American Grandstand and The Grand Ole Op

On June 21, 2017 , Queen of Bluegrass Rhonda Vincent and nineties traditionalist Daryle Singletary took to the Grand Ole Opry stage to perform tracks ahead of the release of their first-ever duets album titled “American Grandstand”. The two have been singing together since Daryle’s first CD back in 1994 and Rhonda has sung on most of his indie records as a background vocalist or a duet partner. A duets album seemed to be a natural fit and both agree that it’s one of the best projects they have ever been a part of.

Tickets to this performance were provided by Schmidt Relations The Grand Ole Opry.

Photo provided by the Grand Ole Opry

Their Opry performance is part of their American Grandstand road tour that began on June 1st in Preston, Connecticut and runs through October 2017 with the album’s release on July 7th.

The American Grandstand Track listing is:
1. Above and Beyond
2. One
3. After The Fire Is Gone
4. American Grandstand
5. Slowly But Surely
6. As We Kiss Our World Goodbye
7. Can’t Live Life
8. Golden Ring
9. We Must Have Been Out of Our Minds
10. Louisiana Woman Mississippi Man
11. A Picture of Me Without You
12. Up This Hill and Down

Rhonda and Daryle’s performance at the Opry on June 21st was part of a lineup that included Thompson Square, the Eli Young Band, Brett Eldredge, CeCe Winans, and Charlie Daniels Band.

Of course, performing at the Grand Ole Opry is a country music tradition shared with Hank Williams, Patsy Cline, Marty Robbins, Roy Acuff, the Carter family, Bill Monroe, Ernest Tubb, Kitty Wells and Minnie Pearl and contemporary artists including Dolly Parton, Alan Jackson, Garth Brooks, Reba McEntire, Josh Turner, Carrie Underwood, Brad Paisley, Rascal Flatts, Dierks Bentley, Kacey Musgraves, Blake Shelton and the Dixie Chicks.

It can be said that the Grand Ole Opry itself began on November 28, 1925, when announcer George Hay introduced fiddle player Uncle Jimmy Thompson as the first performer on the one-hour Nashville radio station (WSM) show called Barn Dance. One night, Hay’s joked that the audience had been listening to the grand opera and that the station would be presenting “the grand ole opry”. From then on, the name stuck and has been used ever since.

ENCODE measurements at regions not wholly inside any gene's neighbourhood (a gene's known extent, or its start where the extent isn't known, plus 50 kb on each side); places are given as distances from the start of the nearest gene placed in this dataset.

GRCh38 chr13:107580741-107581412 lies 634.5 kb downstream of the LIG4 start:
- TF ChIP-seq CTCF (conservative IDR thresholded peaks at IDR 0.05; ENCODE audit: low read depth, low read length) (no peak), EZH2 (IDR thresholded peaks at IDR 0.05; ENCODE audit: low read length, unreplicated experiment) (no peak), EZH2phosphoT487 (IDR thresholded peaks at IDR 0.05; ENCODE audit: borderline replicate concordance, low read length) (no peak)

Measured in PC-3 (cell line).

Over time, people started to drop by to watch the musicians performing through the National Life & Accident Insurance Studio’s windows so the radio station decided to let people in, hoping an audience would liven up the show. Eventually the crowds got so big that they had to move to a larger studio that could accommodate the audience.

National Life & Accident Insurance Studio photo courtesy of the Grand Ole Opry

That studio also proved to be too small and the decision was made to move the show to the Hillsboro Theatre on October of 1934, and then the Dixie Tabernacle in East Nashville on June 13, 1936.

Hillsboro Theatre photo courtesy of the Grand Ole Opry
Dixie Tabernacle photo courtesy of the Grand Ole Opry

The Opry then moved to the War Memorial Auditorium, a downtown venue adjacent to the State Capitol where a 25-cent admission was charged to try to curb the large crowds without success.

War Memorial Auditorium photo courtesy of the Grand Ole Opry

On June 5, 1943, the Opry moved to the Ryman Auditorium, the “Mother Church of Country Music” where acts like Roy Acuff, Hank Williams, Webb Pierce, Faron Young, Martha Carson, Lefty Frizzell, and many others performed.

Ryman Auditorium photo courtesy of the Grand Ole Opry

The Ryman Auditorium was home to the Opry until 1974, but in the late 1960’s, National Life & Accident desired a larger and more modern home for their show. Farm land was purchased from a local sausage manufacturer (Rudy’s Farm), 9 miles east of downtown Nashville. The new Opry venue became part of an entertainment complex including the now closed Opryland USA Theme Park and Hotel. The theme park opened first, on June 30, 1972, nearly two years before the new Grand Ole Opry facility.

Photo courtesy of the Grand Ole Opry

Opening night of the new Grand Ole Opry was March 16, 1974 and attended by U.S. President Richard Nixon who played songs on the piano.  In tradition with the Ryman’s run, a six-foot circle of oak was cut from the Ryman’s stage and inlaid into the center stage at the new venue.

Photo courtesy of the Grand Ole Opry

The Opry continues to be performed every Tuesday, Friday and Saturday at the Grand Ole Opry House from March through November each year and is broadcast live on WSM-AM at 7pm (Central) on Saturday nights.

Of interest to Nashville locals, you’ll recognize the large radio tower on Concord Road in Brentwood (one the tallest in the nation) which has been transmitting the “Grand Ole Opry” since it’s construction in 1932. The signal gets sent through a low-power transmission from the Opryland complex to the large WSM tower which sends to radios throughout the US. When the sun goes down on a good night, the signal (50,000-watt) can skip across the atmosphere and reach upwards of 35 states.

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